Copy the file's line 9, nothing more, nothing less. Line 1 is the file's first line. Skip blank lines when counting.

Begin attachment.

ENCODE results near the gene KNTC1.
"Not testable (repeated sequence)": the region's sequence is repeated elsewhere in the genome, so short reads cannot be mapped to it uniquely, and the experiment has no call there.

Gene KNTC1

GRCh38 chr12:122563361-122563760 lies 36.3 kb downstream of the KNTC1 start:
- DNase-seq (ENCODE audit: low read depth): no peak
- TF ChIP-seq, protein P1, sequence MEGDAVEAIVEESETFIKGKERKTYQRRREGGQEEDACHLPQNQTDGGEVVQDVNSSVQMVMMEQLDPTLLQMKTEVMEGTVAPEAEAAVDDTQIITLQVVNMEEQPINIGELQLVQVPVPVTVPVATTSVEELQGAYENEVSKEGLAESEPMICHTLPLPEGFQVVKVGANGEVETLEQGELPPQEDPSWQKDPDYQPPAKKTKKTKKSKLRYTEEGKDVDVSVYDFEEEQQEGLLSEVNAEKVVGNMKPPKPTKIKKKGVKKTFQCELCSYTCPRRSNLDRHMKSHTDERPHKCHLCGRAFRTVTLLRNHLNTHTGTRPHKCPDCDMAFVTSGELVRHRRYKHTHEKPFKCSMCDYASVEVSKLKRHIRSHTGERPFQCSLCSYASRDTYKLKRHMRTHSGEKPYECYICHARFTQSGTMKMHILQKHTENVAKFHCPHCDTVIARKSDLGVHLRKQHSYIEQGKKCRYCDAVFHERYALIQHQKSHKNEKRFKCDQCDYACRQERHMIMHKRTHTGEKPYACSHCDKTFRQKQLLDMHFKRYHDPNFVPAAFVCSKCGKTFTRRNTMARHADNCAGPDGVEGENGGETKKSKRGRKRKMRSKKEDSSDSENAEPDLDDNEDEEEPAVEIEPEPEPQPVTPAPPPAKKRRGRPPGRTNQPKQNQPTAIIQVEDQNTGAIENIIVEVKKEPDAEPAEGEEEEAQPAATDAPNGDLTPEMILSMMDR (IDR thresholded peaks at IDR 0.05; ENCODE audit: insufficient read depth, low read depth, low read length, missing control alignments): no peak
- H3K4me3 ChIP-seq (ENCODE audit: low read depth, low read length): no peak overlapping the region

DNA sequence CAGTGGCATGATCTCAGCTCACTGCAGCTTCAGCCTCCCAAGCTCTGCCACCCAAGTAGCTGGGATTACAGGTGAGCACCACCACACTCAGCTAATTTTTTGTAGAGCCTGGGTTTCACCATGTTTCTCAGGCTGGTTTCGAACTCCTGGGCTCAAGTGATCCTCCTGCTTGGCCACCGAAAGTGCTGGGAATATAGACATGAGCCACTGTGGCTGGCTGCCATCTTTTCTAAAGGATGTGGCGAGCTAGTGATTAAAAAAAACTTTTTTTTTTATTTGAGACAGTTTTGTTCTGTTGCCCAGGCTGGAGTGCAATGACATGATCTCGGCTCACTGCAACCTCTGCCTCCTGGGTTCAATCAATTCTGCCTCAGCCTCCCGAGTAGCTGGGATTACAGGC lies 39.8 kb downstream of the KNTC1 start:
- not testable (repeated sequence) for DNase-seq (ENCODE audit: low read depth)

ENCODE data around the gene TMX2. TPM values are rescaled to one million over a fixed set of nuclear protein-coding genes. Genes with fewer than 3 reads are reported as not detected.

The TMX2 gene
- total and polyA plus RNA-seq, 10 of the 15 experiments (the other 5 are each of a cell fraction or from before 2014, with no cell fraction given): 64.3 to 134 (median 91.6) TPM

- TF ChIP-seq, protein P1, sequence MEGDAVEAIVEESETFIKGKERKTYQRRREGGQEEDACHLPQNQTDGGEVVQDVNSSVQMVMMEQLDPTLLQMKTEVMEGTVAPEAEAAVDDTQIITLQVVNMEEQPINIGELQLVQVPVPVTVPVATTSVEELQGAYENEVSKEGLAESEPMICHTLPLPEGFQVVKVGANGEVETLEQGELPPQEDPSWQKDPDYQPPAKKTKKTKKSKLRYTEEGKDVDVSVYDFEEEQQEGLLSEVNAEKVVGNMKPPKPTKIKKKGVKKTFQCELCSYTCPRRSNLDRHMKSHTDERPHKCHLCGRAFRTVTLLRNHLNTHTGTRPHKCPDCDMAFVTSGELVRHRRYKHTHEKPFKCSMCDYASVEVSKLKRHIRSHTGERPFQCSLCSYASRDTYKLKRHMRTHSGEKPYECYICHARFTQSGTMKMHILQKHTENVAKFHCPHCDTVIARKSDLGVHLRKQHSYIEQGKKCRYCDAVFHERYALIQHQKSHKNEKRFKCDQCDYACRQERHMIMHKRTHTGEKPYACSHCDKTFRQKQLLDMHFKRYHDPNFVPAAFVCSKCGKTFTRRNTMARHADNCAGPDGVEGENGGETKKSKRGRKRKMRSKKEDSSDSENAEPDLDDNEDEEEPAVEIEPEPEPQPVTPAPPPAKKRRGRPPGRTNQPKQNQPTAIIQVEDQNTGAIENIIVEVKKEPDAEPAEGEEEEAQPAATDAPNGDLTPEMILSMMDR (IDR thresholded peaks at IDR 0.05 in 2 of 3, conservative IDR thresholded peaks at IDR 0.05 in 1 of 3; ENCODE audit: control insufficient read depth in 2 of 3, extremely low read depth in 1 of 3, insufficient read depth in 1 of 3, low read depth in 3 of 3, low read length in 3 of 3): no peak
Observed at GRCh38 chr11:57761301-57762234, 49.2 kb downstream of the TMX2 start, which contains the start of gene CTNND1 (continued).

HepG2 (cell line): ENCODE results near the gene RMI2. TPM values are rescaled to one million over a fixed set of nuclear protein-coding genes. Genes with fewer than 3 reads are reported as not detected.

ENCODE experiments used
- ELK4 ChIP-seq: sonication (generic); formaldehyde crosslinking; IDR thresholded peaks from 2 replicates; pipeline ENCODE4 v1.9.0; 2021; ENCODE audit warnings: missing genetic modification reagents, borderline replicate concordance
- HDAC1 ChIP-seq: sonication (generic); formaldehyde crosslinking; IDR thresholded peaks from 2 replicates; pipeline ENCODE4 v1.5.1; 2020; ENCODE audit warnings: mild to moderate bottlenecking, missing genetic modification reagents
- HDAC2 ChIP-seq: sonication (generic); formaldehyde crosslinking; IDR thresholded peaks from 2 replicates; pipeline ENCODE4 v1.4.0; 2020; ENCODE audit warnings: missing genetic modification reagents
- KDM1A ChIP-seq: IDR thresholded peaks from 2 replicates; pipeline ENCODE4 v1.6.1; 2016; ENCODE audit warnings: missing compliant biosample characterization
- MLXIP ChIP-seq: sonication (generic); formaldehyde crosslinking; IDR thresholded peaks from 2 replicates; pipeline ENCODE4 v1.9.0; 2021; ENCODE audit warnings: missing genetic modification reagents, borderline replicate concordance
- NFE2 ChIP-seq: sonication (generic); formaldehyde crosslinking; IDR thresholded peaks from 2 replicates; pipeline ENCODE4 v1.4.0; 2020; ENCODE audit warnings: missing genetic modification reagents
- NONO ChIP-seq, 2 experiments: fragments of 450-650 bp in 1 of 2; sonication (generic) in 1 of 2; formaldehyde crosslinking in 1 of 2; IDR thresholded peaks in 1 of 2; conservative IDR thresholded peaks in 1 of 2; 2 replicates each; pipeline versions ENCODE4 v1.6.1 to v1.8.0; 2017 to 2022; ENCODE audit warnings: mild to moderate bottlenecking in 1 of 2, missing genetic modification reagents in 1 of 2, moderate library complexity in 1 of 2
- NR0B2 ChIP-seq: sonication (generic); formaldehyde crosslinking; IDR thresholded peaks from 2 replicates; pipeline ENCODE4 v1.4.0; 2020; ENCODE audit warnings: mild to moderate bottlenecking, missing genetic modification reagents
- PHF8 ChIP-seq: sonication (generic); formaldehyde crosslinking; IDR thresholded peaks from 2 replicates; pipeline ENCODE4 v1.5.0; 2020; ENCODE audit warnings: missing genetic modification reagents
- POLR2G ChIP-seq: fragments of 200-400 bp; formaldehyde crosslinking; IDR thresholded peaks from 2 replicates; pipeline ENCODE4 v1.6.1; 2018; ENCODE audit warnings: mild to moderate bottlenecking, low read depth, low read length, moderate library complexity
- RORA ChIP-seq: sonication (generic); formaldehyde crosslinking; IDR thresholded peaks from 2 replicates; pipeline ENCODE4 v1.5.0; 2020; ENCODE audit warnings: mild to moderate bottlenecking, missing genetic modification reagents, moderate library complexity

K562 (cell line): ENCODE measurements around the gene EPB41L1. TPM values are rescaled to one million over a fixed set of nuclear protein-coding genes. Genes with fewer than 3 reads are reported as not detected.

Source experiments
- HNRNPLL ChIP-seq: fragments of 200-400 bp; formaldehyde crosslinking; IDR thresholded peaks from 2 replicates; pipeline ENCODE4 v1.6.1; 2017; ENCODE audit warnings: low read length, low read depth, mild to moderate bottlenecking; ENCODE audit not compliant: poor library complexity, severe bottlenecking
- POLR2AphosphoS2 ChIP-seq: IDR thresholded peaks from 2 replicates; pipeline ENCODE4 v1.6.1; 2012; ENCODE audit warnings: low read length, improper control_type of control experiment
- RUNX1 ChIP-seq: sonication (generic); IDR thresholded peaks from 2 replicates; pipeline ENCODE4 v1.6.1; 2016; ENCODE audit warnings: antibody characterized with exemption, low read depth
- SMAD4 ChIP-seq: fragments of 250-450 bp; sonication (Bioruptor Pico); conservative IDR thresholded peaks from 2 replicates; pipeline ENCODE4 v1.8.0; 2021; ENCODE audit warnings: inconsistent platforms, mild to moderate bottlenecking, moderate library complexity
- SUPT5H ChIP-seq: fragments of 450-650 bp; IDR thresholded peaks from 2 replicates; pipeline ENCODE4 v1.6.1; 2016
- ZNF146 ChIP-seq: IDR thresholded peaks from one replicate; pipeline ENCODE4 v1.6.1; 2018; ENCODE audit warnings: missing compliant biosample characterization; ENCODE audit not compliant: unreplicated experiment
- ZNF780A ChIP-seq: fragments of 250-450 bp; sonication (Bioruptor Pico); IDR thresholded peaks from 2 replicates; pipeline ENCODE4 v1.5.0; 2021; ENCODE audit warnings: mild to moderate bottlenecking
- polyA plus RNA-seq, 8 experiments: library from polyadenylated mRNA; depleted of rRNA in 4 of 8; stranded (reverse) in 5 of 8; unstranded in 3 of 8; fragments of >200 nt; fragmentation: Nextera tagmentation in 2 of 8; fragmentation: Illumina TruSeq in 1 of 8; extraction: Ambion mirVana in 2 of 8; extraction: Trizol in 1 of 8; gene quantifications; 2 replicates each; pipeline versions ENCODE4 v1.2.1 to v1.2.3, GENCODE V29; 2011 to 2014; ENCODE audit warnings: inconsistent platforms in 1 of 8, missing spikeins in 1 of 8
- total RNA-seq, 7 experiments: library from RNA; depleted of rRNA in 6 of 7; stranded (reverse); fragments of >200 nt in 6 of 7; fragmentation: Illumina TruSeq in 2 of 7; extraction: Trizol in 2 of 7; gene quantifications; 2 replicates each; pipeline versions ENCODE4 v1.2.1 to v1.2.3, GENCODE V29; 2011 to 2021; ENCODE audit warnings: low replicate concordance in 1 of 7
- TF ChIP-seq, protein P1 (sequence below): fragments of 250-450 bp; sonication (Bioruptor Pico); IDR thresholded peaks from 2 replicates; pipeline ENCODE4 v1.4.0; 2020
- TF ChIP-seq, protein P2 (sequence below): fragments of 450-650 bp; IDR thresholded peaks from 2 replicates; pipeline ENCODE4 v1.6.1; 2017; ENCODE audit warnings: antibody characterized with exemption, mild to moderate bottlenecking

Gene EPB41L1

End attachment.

- not testable (repeated sequence) for DNase-seq (ENCODE audit: low read depth)